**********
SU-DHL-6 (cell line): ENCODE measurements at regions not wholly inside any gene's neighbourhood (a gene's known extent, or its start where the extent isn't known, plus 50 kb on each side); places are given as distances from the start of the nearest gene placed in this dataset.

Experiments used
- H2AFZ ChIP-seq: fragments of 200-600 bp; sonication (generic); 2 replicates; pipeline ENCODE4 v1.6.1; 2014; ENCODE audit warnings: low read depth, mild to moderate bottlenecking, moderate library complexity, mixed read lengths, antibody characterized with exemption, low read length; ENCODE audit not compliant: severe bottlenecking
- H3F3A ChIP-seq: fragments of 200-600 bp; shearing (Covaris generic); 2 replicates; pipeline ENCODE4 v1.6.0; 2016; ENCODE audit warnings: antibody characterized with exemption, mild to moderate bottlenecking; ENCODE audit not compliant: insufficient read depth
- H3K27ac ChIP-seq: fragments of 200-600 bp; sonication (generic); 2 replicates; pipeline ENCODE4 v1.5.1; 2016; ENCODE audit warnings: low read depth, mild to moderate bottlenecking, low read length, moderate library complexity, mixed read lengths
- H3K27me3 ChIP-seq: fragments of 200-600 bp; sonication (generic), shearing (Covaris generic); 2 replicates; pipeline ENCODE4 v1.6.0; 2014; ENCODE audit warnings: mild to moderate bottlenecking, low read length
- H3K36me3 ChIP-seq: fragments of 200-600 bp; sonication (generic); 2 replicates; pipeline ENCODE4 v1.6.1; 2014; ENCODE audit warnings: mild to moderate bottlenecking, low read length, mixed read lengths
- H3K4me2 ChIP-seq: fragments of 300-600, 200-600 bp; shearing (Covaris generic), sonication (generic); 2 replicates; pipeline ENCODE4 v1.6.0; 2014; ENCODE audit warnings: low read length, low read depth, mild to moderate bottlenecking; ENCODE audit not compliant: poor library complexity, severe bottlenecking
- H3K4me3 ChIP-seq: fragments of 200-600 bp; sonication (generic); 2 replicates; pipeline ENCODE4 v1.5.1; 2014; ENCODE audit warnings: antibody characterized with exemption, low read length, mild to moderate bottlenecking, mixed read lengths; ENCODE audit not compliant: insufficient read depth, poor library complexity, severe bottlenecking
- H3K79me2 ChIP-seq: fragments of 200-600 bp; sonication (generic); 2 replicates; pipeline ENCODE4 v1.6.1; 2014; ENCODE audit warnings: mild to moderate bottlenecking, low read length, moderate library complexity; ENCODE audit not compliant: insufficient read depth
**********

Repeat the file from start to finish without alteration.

SU-DHL-6 (cell line): ENCODE measurements at regions not wholly inside any gene's neighbourhood (a gene's known extent, or its start where the extent isn't known, plus 50 kb on each side); places are given as distances from the start of the nearest gene placed in this dataset.

Experiments used
- H2AFZ ChIP-seq: fragments of 200-600 bp; sonication (generic); 2 replicates; pipeline ENCODE4 v1.6.1; 2014; ENCODE audit warnings: low read depth, mild to moderate bottlenecking, moderate library complexity, mixed read lengths, antibody characterized with exemption, low read length; ENCODE audit not compliant: severe bottlenecking
- H3F3A ChIP-seq: fragments of 200-600 bp; shearing (Covaris generic); 2 replicates; pipeline ENCODE4 v1.6.0; 2016; ENCODE audit warnings: antibody characterized with exemption, mild to moderate bottlenecking; ENCODE audit not compliant: insufficient read depth
- H3K27ac ChIP-seq: fragments of 200-600 bp; sonication (generic); 2 replicates; pipeline ENCODE4 v1.5.1; 2016; ENCODE audit warnings: low read depth, mild to moderate bottlenecking, low read length, moderate library complexity, mixed read lengths
- H3K27me3 ChIP-seq: fragments of 200-600 bp; sonication (generic), shearing (Covaris generic); 2 replicates; pipeline ENCODE4 v1.6.0; 2014; ENCODE audit warnings: mild to moderate bottlenecking, low read length
- H3K36me3 ChIP-seq: fragments of 200-600 bp; sonication (generic); 2 replicates; pipeline ENCODE4 v1.6.1; 2014; ENCODE audit warnings: mild to moderate bottlenecking, low read length, mixed read lengths
- H3K4me2 ChIP-seq: fragments of 300-600, 200-600 bp; shearing (Covaris generic), sonication (generic); 2 replicates; pipeline ENCODE4 v1.6.0; 2014; ENCODE audit warnings: low read length, low read depth, mild to moderate bottlenecking; ENCODE audit not compliant: poor library complexity, severe bottlenecking
- H3K4me3 ChIP-seq: fragments of 200-600 bp; sonication (generic); 2 replicates; pipeline ENCODE4 v1.5.1; 2014; ENCODE audit warnings: antibody characterized with exemption, low read length, mild to moderate bottlenecking, mixed read lengths; ENCODE audit not compliant: insufficient read depth, poor library complexity, severe bottlenecking
- H3K79me2 ChIP-seq: fragments of 200-600 bp; sonication (generic); 2 replicates; pipeline ENCODE4 v1.6.1; 2014; ENCODE audit warnings: mild to moderate bottlenecking, low read length, moderate library complexity; ENCODE audit not compliant: insufficient read depth